The US can compete with China without starting a new Cold War
Have you ever read a major op-ed and thought to yourself, "no! no! no! That's just not right!" Us too. This week, Ian Bremmer is joined by analysts Kelsey Broderick and Jeffrey Wright to take the Red Pen to former World Bank president Robert B. Zoellick's Wall Street Journal op-ed.
Hawks are pretty clear about what they want: to force supply chains out of China, reduce financial integration, keep China from dominating key technologies, and prevent China from undermining US power in Asia.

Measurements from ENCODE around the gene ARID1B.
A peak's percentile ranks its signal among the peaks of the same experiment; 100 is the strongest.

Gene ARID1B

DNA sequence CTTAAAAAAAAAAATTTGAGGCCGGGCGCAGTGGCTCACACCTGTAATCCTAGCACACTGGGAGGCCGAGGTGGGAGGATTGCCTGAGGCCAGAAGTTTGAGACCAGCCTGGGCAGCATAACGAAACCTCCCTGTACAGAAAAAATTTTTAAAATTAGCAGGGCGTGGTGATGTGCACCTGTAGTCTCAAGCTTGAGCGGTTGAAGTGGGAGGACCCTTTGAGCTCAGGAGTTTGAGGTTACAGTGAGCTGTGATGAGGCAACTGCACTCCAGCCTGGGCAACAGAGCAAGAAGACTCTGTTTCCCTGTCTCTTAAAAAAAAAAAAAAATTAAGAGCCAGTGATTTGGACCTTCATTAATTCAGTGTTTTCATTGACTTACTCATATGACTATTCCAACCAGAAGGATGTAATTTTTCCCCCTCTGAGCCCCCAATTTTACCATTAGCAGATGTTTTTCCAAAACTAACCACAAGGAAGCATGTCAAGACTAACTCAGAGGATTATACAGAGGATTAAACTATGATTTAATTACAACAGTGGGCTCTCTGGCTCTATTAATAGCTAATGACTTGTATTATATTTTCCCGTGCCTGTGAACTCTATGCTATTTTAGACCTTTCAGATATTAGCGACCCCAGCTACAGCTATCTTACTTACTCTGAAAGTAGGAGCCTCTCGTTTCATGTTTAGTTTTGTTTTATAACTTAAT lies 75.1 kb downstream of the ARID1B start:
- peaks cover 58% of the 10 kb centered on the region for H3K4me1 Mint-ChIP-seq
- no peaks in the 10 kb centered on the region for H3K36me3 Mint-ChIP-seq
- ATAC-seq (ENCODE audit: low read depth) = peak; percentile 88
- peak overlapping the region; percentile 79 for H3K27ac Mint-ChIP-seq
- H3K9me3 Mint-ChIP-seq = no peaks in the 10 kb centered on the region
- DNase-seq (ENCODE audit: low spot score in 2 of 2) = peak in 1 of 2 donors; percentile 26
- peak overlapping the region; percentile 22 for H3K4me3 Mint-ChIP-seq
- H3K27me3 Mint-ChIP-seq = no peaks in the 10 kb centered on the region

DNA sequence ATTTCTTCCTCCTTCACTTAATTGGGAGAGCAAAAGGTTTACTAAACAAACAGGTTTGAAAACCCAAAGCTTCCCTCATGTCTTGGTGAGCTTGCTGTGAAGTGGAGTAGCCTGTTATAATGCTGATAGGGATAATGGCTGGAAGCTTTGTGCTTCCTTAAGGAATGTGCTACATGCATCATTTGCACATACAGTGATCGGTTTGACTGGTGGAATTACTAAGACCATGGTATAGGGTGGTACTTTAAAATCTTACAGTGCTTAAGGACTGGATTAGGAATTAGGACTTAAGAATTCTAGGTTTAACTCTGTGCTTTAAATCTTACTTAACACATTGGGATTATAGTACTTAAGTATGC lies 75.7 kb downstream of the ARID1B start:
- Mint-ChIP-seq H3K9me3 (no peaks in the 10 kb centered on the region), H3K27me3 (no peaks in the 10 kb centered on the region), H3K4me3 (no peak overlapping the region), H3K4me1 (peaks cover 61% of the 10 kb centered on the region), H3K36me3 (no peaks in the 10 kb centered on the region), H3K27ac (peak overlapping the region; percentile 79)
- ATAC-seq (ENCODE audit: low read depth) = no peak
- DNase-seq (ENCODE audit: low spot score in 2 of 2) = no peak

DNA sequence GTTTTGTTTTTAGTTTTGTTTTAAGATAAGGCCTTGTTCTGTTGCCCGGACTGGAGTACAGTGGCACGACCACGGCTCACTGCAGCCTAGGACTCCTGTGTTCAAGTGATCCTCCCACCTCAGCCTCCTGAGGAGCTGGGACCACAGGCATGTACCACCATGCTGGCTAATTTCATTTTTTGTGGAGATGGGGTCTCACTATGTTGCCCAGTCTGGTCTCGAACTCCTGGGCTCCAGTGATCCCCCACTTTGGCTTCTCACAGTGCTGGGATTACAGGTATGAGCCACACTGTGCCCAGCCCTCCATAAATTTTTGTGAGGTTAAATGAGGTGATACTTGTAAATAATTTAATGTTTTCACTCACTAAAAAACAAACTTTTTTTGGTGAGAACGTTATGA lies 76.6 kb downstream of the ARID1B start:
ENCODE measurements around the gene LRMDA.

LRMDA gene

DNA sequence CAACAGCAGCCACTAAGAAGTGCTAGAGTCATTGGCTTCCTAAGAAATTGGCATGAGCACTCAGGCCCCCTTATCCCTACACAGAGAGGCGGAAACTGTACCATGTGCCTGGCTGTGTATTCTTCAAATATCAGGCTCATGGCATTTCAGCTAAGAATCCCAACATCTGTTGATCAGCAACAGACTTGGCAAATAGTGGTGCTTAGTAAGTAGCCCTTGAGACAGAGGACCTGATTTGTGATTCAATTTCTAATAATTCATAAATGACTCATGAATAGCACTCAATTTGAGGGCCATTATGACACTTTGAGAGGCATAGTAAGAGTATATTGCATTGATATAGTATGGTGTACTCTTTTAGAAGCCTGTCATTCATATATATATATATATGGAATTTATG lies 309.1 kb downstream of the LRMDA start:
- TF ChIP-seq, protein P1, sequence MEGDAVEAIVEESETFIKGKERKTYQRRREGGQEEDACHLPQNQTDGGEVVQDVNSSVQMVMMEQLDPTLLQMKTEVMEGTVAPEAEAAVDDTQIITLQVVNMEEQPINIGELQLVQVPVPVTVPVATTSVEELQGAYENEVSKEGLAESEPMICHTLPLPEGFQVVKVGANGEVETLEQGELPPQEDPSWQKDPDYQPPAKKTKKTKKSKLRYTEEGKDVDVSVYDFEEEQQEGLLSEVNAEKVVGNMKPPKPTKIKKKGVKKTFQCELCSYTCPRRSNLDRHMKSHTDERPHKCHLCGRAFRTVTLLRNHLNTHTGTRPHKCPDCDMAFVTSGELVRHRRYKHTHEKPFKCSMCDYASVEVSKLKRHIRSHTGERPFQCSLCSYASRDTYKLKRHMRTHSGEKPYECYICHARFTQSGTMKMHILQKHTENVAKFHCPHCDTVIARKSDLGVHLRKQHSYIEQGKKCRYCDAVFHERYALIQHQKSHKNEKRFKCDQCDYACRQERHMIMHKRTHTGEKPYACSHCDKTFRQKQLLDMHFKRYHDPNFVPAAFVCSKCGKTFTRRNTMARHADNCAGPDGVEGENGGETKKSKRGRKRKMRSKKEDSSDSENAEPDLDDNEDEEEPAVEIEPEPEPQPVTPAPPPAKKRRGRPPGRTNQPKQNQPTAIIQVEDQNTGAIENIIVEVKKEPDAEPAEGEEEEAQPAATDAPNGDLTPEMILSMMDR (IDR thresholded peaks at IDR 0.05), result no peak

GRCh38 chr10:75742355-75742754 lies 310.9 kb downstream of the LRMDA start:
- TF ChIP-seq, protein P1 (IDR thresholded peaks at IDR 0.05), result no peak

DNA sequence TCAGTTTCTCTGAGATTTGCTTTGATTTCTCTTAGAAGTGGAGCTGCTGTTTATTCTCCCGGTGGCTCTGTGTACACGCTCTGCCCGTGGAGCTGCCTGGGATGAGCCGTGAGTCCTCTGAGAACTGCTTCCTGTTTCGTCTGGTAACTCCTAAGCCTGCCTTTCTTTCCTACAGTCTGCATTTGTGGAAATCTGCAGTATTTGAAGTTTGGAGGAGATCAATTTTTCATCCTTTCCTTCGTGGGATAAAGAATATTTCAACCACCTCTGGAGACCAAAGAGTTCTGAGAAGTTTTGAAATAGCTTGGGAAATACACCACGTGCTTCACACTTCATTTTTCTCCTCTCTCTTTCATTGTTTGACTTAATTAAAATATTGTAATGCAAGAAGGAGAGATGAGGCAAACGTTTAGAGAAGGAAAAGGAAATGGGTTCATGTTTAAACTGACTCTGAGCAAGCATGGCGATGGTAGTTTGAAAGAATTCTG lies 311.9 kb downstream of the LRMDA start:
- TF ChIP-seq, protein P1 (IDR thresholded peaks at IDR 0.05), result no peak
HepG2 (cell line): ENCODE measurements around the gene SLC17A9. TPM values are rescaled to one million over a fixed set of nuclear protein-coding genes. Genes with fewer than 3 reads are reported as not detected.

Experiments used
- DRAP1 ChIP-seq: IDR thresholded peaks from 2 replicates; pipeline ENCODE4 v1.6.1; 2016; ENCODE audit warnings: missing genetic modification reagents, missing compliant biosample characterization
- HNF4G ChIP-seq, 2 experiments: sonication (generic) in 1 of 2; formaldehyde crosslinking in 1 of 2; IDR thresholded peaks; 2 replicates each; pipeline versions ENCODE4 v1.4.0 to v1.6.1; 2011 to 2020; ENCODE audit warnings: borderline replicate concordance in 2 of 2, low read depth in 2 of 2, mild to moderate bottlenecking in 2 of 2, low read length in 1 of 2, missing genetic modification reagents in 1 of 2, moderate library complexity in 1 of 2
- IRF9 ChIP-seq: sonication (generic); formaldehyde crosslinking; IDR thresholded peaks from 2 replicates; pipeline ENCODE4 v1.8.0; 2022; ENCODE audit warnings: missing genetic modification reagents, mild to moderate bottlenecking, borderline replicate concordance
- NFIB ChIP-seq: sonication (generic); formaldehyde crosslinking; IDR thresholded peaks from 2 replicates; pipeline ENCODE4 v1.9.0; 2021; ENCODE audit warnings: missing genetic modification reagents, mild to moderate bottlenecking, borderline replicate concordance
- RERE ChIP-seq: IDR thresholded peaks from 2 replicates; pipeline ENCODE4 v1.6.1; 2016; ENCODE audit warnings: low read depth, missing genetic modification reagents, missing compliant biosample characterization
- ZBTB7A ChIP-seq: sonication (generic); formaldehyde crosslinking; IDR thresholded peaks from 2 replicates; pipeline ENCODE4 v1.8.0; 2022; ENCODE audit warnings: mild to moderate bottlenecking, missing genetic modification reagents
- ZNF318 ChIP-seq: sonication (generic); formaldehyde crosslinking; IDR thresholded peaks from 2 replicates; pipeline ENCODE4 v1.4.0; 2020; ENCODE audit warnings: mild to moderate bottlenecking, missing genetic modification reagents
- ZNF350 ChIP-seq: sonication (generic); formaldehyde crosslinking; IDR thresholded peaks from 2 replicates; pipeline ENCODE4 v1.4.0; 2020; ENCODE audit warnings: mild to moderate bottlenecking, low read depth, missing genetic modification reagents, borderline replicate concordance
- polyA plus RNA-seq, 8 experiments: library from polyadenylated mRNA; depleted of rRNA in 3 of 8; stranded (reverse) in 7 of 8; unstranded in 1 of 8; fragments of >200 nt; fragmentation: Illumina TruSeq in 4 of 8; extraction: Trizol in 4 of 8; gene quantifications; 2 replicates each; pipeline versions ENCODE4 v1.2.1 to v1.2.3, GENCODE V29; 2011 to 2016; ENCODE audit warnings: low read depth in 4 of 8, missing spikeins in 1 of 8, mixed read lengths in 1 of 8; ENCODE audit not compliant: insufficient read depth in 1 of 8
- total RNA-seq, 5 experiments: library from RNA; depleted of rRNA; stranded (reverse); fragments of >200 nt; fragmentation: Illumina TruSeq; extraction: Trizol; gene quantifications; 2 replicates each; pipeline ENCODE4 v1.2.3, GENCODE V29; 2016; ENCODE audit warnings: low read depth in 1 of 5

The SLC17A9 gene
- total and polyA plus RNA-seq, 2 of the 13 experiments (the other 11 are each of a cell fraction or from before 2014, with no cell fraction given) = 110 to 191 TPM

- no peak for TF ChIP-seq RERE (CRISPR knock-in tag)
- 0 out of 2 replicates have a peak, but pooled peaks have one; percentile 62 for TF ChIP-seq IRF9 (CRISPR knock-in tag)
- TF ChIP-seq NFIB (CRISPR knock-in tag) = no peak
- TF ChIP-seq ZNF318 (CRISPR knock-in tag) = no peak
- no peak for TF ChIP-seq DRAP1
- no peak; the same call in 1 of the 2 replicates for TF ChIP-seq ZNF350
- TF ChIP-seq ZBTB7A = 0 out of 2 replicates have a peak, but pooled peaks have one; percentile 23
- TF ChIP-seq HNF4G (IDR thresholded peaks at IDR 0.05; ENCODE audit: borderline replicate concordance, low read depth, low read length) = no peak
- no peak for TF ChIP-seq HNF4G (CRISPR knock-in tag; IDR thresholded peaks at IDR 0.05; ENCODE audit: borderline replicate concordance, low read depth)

The trade deal tackled restrictions on US crops, allowed market access for exports, and more. It's not a fix-all, but it shows that China responds to pressure.
China has become more assertive/authoritarian under Xi, while the coronavirus has exacerbated suspicions Americans hold toward Beijing. Cooperation is possible, but politics in both countries make it increasingly difficult.
Cooperation HAS served US interests—to an extent. But many core issues between the US and China (on trade, technology, human rights, etc.) come from fundamentally different economic models and can't just be cooperated away.
—With research by Kelsey Broderick and Jeffrey Wright